How was Midgard created?
Odin and his brothers created Midgard from the body of the giant Ymir, whose flesh became the land, whose blood became the ocean, and whose bones became the mountains.
Who was the guardian of Midgard?
Thor took on the role of defender of Midgard, where he fought many battles, most famously against Jörmungandr the World Serpent.
One of the Nine Realms in Norse cosmology, Midgard was the world of human beings. The "middle enclosure," Midgard sat in the middle of the world tree Yggdrasil, a structure that housed all Nine Realms. This central loction was symbolic of Midgard's position between the civilized order of Asgard and the untamed wilds of Jotunheim. Though constantly striving toward perfection, the humans of Midgard would never achieve it.
Created from the body of the giant Ymir, Midgard was surrounded by a vast, impassable ocean patrolled by the World Serpent Jörmungandr. With its tail held in its mouth, the beast encircled the the realm in its entirety. Midgard was connected to Asgard via the rainbow bridge known as the Bifrost.
The name “Midgard” (Old Norse: miðgarðr) was derived from the word mið, meaning “mid” or “middle,” and the word garðr, meaning an “enclosure,” “garden,” or “yard.” As the “middle enclosure,” Midgard was located halfway up Yggdrasil, and served as a symbolic meeting ground for lawful order and lawless chaos.
Midgard's origins were well documented across a number of sources, including the Gylfaginning, of the Prose Edda. This text stated that in ancient times, when the world was forming, fire and ice merged to form the giant Ymir. An asexual hermaphrodite, Ymir produced the jotunn within his sweaty armpits.
Much like the jotunn he produced, Ymir was cruel and warlike. Unable to tolerate such behavior, the first gods murdered him and created Midgard from his corpse, using his flesh to form the earth, his bones to make the trees, and his brain to make the clouds. Sturluson described the process in the Grímnismál, of the Poetic Edda:
Out of Ymir's flesh was fashioned the earth,
And the ocean out of his blood;
Of his bones the hills, of his hair the trees,
Of his skull the heavens high.
Mithgarth the gods from his eyebrows made,
And set for the sons of men;
And out of his brain the baleful clouds
They made to move on high.1
Having completed Midgard, the gods moved on to creating humankind, starting with the male Ask and female Embla. In the beginning, Ask and Embla were thoughless and emotionless husks, though they would not stay that way for long. According to the Völuspá, three Asgardian deities soon imbued them with sense, desire, and intelligence:
Then from the throng did three come forth,
From the home of the gods, the mighty and gracious;
Two without fate on the land they found,
Ask and Embla, empty of might.
Soul they had not, sense they had not,
Heat nor motion, nor goodly hue;
Soul gave Othin, sense gave Hönir,
Heat gave Lothur and goodly hue.2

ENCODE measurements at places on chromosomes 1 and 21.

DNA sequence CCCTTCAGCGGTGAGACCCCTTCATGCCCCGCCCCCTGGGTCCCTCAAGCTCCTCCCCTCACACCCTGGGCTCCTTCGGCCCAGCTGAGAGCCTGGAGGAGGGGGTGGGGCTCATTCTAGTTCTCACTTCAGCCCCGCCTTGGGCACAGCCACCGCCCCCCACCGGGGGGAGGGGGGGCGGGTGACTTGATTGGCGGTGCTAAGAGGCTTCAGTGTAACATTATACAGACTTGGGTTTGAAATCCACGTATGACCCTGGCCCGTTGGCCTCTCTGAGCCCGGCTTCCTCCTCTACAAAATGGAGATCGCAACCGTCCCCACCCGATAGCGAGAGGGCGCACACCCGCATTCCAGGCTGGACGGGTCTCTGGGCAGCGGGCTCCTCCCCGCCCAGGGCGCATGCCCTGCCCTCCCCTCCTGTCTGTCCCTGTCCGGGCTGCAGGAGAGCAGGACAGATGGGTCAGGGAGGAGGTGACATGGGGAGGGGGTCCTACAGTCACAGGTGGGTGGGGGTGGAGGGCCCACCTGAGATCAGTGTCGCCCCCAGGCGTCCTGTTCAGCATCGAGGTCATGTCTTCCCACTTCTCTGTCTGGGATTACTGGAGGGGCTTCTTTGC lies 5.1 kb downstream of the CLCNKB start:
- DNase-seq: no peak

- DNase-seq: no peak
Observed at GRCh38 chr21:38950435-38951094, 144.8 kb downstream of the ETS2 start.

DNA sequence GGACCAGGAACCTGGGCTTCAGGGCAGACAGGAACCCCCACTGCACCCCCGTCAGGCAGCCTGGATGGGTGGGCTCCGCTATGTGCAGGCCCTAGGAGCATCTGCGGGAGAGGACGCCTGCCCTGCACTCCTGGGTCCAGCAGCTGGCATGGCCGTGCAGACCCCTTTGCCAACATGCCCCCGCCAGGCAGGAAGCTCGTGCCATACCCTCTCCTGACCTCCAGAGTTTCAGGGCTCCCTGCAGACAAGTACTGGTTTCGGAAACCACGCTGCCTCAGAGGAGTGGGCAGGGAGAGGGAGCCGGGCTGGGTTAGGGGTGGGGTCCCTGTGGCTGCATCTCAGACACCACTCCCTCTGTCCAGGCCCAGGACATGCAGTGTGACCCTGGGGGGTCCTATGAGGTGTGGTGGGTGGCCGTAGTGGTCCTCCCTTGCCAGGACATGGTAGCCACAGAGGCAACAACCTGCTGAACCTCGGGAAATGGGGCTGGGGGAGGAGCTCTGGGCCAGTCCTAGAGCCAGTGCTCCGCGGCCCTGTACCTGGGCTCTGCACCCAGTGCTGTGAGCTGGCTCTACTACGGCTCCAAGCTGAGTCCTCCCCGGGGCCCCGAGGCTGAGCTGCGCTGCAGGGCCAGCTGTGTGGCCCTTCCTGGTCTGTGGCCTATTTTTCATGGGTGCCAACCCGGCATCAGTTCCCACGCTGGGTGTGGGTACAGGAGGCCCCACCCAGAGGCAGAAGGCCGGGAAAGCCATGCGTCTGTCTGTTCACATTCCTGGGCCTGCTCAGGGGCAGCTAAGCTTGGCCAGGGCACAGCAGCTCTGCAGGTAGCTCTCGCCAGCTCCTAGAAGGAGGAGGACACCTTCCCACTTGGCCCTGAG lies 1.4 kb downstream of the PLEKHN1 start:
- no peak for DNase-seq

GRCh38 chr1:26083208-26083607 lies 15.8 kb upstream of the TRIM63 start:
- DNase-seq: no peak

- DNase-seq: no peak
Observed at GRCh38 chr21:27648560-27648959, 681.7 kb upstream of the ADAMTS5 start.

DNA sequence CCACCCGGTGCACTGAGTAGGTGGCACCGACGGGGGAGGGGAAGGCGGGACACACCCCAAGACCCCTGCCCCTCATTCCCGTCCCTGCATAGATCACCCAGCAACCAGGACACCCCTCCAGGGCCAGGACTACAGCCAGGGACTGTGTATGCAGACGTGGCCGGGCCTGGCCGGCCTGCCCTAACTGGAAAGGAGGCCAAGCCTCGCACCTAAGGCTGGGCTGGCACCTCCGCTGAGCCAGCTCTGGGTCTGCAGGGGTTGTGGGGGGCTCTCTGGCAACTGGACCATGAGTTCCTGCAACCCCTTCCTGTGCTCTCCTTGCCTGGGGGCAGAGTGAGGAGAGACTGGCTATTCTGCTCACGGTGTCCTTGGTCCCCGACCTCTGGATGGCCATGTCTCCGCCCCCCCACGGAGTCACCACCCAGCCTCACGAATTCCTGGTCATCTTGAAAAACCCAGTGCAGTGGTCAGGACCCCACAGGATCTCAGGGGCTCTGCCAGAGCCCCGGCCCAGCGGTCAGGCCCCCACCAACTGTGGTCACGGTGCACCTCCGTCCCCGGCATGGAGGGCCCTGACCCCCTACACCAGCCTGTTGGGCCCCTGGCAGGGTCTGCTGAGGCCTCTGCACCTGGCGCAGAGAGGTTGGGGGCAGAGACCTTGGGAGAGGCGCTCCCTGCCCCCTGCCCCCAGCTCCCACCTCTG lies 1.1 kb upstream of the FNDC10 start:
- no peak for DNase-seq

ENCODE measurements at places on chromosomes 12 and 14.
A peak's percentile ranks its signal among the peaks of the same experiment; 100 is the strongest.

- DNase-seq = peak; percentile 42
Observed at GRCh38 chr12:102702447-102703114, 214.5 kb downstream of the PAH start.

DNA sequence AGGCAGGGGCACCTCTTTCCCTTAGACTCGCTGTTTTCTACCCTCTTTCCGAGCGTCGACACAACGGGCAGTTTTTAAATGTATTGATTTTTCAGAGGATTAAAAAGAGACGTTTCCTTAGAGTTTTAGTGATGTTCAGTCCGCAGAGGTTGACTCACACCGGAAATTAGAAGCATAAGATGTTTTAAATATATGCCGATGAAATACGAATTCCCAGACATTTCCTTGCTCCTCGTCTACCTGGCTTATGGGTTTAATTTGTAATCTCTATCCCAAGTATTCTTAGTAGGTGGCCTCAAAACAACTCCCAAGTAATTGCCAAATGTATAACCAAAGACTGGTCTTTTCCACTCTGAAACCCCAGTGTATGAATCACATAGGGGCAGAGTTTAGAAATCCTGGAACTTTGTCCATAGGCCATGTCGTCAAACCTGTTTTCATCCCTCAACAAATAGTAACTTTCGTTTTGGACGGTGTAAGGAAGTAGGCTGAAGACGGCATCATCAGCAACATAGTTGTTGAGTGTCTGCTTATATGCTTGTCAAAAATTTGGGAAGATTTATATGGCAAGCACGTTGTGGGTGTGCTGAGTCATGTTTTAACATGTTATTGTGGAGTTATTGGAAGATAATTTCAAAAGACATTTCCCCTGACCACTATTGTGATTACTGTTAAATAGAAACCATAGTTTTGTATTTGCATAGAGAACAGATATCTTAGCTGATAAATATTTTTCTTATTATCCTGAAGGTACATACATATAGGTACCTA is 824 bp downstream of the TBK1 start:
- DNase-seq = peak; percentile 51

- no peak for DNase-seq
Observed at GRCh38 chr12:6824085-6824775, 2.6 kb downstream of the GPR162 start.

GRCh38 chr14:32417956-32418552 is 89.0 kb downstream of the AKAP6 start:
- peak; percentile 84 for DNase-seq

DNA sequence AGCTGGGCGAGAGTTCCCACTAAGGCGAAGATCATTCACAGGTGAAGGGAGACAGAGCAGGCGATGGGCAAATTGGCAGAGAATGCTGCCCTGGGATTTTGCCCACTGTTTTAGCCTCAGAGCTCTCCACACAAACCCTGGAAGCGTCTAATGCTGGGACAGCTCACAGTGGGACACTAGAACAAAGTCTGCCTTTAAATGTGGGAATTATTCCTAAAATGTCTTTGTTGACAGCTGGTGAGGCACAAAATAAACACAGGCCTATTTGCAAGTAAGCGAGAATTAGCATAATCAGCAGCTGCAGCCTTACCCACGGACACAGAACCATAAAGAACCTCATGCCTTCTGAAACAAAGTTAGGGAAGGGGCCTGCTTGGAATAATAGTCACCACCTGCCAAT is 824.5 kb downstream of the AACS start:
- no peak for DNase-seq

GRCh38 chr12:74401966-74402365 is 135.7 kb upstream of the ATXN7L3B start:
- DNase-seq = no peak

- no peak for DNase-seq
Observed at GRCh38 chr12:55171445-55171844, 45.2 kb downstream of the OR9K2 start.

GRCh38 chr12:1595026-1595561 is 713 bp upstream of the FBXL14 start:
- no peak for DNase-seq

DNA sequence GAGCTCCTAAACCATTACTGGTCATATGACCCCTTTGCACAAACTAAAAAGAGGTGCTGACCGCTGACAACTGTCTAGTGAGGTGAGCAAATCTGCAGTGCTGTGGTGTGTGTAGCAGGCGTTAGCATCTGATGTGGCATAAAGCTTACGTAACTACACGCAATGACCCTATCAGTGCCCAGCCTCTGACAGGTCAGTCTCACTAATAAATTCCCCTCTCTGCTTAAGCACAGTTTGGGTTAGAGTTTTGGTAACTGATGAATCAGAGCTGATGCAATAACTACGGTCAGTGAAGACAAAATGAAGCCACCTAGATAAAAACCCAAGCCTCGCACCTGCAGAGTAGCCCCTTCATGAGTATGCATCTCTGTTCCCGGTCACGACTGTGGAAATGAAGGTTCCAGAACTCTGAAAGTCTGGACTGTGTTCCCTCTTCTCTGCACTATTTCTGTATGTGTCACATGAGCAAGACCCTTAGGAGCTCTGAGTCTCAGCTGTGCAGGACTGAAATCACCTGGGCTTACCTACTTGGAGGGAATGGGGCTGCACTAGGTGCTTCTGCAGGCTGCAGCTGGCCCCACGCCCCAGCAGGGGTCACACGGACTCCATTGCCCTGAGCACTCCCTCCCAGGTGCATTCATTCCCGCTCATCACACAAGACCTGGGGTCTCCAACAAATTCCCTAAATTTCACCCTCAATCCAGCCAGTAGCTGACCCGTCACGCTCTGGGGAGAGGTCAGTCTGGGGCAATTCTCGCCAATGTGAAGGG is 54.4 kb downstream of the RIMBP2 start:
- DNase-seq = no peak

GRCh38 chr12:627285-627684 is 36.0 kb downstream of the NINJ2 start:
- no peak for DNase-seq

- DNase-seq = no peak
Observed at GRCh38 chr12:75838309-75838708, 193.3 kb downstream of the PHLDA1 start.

Thor and the Serpent of Midgard
In Norse mythology, Midgard was famous as the battleground between Thor, defender of Midgard, and Jörmungandr, the World Serpent who plagued its oceans. Jörmungandr was a jötunn, one of the monstrous children of Loki and his giant lover Angrboda. Appearing in the Hymiskviða, of the Poetic Edda, the myth began with Thor heading for Midgard to locate a cauldron large enough to brew beer for all the gods. Upon reaching the realm, Thor located Hymir, a giant who possessed such a cauldron. Their drunken adventure ended with a climactic confrontation between Thor and the monstrous sea creature.
The encounter occurred on a fishing trip. Hymir and Thor ventured out into the sea, using the heads of Hymir’s oxen as bait. While Hymir caught whales, Thor ensnared none other than the Midgard Serpent itself. Thor hurled the serpent onto the deck of the ship and smashed him with Mjölnir. Though a break in the text leaves the rest of the fight to the imagination, the tale ended with Jörmungandr wriggling free to fight another day:
The venomous serpent swiftly up
To the boat did Thor, the bold one, pull;
With his hammer the loathly hill of the hair
Of the brother of Fenrir he smote from above.
The monsters roared, and the rocks resounded,
And all the earth so old was shaken;
. . . . . . . . . .
Then sank the fish in the sea forthwith.3
Thor’s battles with Jörmungandr suggest that Midgard was a battleground for the forces of good and evil. That Thor never vanquished the beast demonstrates that Midgard would never be wholly assimilated into the civilized order that defined Asgard.
Midgard and Ragnarök
Like the rest of creation, Midgard was fated to be destroyed during Ragnarök, the Norse apocalypse. According to the prophecies, Midgard would be shattered by a final confrontation between Thor and Jörmungandr that would result in the serpent's death. Thor's victory over the beast would be short lived, however, as he would fall dead just nine steps from the monster’s corpse:
Against the serpent goes Othin's son.
In anger smites the warder of earth,—
Forth from their homes must all men flee;-
Nine paces fares the son of Fjorgyn,
And, slain by the serpent, fearless he sinks.4
Thor’s death would unleash a cataclysm upon Midgard, causing flames to devour the world:
The sun turns black, earth sinks in the sea,
The hot stars down from heaven are whirled;
Fierce grows the steam and the life-feeding flame,
Till fire leaps high about heaven itself.5
Thanks to Marvel Comics and the Marvel Cinematic Universe, Midgard has seen a lively resurgence in popular culture. Both mediums portrayed Midgard as Earth, while the other realms were depicted as planets and regions of space. Midgard was protected by the Asgardians, and the two realms were connected by the Bifrost, a bridge that transported Thor and other heroes through space.
The Midgard Glacier, on the eastern edge of the Greenland ice sheet, was named after the realm; it is currently endangered by climate change.